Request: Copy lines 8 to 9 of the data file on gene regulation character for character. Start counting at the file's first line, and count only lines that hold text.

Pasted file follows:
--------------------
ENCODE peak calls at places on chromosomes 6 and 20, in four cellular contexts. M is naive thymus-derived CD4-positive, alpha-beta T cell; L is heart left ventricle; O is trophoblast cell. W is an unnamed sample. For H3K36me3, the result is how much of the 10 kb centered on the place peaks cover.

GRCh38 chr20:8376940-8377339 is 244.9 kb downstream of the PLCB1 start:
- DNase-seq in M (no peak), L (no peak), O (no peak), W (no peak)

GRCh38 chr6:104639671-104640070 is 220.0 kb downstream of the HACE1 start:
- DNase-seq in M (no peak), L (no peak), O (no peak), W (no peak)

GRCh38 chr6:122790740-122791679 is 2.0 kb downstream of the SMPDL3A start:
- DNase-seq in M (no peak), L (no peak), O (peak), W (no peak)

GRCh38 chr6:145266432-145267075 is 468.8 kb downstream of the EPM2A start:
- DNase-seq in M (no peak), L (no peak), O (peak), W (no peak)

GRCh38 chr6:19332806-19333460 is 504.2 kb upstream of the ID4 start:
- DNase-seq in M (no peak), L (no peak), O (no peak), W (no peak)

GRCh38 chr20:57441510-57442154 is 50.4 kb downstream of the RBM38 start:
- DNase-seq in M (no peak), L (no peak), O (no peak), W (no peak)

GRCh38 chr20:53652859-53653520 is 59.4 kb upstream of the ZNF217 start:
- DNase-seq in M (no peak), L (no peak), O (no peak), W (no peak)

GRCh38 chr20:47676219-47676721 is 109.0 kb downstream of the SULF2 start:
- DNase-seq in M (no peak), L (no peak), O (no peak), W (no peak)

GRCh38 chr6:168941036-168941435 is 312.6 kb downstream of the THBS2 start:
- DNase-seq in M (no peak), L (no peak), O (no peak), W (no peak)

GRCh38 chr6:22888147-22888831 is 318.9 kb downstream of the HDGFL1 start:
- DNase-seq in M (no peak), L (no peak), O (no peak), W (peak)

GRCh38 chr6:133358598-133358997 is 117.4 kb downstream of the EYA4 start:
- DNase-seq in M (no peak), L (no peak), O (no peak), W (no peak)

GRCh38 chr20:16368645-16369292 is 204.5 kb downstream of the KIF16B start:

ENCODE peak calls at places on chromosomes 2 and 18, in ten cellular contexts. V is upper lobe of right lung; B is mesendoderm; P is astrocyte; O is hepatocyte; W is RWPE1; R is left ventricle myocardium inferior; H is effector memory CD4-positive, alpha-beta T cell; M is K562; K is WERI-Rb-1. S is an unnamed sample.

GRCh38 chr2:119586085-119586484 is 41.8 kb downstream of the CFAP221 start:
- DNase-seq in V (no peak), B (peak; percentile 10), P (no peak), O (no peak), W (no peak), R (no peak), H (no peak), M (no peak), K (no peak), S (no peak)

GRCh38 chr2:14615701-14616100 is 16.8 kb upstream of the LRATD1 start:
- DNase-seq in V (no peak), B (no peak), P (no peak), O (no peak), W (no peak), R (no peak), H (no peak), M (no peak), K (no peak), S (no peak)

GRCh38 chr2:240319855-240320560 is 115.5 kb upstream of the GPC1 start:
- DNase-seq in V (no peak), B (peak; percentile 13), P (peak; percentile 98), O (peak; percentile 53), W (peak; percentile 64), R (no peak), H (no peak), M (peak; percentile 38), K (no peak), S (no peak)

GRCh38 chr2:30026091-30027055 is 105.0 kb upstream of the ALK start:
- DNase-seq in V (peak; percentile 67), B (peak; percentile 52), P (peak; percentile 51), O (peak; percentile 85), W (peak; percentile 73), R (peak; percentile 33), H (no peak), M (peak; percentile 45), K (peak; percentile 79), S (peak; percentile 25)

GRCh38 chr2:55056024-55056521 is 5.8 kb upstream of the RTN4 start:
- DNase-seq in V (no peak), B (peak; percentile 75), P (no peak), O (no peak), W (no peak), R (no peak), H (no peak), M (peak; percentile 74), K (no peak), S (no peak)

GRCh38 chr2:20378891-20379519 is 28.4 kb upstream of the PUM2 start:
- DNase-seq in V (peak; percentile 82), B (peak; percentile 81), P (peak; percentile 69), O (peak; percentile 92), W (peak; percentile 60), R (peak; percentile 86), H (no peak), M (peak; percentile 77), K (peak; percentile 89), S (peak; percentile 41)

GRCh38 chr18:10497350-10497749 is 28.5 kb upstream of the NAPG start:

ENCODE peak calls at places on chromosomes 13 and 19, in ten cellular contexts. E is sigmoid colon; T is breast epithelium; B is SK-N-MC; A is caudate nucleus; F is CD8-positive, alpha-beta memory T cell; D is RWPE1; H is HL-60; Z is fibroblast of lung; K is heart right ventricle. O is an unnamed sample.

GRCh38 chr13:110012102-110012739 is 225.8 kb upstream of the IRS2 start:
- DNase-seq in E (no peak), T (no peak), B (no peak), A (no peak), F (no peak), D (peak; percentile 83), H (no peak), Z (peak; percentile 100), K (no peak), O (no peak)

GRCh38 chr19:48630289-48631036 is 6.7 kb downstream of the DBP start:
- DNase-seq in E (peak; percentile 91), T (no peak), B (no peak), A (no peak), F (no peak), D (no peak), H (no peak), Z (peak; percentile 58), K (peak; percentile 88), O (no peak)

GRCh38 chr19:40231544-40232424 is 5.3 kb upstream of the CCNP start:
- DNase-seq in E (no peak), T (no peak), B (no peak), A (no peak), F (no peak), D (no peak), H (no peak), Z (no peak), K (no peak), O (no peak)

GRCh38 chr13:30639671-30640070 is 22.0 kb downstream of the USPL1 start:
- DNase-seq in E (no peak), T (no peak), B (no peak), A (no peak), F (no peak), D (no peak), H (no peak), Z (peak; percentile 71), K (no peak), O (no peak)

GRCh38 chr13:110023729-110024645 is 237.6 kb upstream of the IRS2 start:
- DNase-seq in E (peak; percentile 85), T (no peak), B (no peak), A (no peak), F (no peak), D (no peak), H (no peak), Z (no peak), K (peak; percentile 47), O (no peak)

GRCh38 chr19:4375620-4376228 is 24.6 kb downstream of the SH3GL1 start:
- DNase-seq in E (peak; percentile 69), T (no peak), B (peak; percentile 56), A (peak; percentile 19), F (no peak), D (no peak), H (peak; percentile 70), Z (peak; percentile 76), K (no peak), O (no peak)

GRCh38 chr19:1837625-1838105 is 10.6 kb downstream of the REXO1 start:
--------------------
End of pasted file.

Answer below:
GRCh38 chr6:145266432-145267075 is 468.8 kb downstream of the EPM2A start:
- DNase-seq in M (no peak), L (no peak), O (peak), W (no peak)